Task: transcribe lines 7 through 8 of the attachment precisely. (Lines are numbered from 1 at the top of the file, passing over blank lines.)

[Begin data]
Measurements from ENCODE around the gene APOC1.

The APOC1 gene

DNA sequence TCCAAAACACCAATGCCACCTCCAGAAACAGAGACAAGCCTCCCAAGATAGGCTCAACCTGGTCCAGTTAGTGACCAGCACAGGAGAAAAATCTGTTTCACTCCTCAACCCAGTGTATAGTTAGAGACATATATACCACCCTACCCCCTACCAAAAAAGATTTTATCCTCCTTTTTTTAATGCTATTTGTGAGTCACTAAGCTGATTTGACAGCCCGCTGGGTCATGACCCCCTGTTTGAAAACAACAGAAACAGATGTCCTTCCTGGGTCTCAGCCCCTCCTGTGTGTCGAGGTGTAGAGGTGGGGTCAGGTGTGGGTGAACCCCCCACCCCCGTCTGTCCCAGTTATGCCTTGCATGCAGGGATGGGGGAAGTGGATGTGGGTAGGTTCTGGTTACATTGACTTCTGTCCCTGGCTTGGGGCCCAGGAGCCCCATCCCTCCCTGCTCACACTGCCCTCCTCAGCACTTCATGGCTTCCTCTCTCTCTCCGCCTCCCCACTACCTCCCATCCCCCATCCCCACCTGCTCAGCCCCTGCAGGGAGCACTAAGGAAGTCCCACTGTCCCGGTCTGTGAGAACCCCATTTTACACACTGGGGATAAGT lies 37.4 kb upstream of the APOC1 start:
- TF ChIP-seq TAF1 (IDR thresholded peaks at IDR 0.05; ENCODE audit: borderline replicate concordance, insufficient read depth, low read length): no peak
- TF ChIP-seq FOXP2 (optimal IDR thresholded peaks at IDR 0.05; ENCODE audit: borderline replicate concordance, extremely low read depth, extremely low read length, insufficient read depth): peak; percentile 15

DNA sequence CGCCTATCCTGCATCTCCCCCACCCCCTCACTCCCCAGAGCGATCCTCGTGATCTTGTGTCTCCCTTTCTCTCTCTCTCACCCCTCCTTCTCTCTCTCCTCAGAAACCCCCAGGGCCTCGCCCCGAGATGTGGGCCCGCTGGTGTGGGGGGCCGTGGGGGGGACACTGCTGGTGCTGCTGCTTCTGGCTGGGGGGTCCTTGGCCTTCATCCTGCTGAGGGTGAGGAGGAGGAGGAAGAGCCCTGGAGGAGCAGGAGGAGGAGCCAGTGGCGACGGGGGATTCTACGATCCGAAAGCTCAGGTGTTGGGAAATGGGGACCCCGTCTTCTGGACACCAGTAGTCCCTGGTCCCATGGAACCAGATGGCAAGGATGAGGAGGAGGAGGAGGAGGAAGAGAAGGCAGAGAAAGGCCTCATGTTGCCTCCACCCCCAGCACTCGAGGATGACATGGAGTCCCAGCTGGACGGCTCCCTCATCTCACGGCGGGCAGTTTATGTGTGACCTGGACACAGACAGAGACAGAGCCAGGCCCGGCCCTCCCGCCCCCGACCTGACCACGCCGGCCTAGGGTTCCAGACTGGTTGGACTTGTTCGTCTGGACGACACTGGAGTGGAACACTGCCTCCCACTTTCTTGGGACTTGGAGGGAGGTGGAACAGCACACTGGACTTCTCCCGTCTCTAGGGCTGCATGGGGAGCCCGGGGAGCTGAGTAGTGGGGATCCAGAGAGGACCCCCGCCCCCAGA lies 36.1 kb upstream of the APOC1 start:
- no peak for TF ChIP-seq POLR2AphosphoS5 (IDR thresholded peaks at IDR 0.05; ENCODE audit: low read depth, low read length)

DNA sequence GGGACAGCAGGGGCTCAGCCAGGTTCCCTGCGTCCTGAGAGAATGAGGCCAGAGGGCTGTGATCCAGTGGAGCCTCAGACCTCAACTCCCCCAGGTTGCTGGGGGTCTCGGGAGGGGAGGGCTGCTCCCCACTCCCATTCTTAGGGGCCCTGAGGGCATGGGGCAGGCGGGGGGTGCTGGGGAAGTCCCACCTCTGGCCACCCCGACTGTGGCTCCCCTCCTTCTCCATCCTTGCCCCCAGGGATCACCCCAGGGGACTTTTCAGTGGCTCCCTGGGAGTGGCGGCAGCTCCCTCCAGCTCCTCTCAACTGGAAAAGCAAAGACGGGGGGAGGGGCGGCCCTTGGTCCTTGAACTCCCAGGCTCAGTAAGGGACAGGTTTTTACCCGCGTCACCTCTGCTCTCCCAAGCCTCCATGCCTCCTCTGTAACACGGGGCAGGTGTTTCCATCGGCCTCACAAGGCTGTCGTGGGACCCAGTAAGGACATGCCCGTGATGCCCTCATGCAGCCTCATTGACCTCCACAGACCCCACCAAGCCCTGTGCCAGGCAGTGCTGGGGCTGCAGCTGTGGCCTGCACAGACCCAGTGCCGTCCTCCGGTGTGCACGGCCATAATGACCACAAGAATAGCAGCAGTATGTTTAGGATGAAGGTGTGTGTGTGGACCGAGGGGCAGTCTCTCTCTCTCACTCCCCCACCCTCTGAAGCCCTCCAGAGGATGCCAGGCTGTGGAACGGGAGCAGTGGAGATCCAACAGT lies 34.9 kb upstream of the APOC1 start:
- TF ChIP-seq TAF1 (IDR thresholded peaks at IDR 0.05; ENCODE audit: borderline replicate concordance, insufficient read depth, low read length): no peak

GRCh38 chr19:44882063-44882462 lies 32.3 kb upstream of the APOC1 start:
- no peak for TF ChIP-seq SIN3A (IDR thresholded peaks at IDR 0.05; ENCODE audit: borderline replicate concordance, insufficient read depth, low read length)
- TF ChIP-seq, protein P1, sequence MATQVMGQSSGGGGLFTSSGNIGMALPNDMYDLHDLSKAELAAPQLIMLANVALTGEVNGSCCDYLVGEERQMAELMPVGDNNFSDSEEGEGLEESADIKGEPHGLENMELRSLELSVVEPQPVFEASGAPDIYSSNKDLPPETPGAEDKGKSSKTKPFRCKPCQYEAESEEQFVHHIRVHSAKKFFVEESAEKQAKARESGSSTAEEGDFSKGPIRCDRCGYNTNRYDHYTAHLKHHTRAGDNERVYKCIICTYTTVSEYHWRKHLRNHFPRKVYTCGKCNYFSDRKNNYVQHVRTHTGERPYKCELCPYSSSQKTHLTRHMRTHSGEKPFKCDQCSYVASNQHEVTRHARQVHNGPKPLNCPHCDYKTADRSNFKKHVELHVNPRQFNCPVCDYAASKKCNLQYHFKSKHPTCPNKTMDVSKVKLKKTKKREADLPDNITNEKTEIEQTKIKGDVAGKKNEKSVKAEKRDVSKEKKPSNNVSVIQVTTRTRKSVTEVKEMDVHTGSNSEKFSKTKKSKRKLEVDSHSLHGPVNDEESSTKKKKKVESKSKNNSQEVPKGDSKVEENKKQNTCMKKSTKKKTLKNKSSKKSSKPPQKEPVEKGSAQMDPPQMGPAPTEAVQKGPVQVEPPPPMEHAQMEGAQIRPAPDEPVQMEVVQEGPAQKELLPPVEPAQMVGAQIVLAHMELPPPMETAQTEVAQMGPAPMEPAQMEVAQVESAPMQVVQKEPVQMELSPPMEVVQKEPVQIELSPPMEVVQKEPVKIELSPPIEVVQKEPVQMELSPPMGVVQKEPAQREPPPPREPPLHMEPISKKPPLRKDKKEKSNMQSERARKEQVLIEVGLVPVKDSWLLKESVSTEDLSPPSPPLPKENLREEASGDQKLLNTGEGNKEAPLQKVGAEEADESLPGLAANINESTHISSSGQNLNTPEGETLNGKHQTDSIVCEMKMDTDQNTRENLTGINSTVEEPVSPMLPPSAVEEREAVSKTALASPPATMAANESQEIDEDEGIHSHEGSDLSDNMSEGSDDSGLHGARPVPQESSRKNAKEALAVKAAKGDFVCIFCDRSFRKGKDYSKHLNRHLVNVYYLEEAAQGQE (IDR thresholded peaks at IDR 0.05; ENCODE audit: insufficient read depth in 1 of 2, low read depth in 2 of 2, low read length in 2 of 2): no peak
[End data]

- no peak for TF ChIP-seq POLR2AphosphoS5 (IDR thresholded peaks at IDR 0.05; ENCODE audit: low read depth, low read length)

DNA sequence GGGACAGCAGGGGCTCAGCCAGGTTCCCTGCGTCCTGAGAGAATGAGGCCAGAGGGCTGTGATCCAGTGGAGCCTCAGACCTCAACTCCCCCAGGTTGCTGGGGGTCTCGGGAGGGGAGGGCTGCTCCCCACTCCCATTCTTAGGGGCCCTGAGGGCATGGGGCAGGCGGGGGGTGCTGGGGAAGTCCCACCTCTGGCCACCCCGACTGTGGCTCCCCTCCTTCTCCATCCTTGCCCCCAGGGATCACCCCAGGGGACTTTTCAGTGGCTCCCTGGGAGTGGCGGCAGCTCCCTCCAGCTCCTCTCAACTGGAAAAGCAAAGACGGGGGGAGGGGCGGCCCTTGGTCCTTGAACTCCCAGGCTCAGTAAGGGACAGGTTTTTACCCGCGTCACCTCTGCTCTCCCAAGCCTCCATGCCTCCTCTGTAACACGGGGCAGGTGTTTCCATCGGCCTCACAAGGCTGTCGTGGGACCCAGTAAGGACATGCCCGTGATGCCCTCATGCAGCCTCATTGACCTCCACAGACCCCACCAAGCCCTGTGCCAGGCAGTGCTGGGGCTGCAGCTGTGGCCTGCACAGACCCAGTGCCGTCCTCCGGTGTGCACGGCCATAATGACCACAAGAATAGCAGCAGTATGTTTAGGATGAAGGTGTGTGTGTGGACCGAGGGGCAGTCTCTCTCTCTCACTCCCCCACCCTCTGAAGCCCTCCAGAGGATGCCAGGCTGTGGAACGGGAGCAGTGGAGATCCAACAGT lies 34.9 kb upstream of the APOC1 start: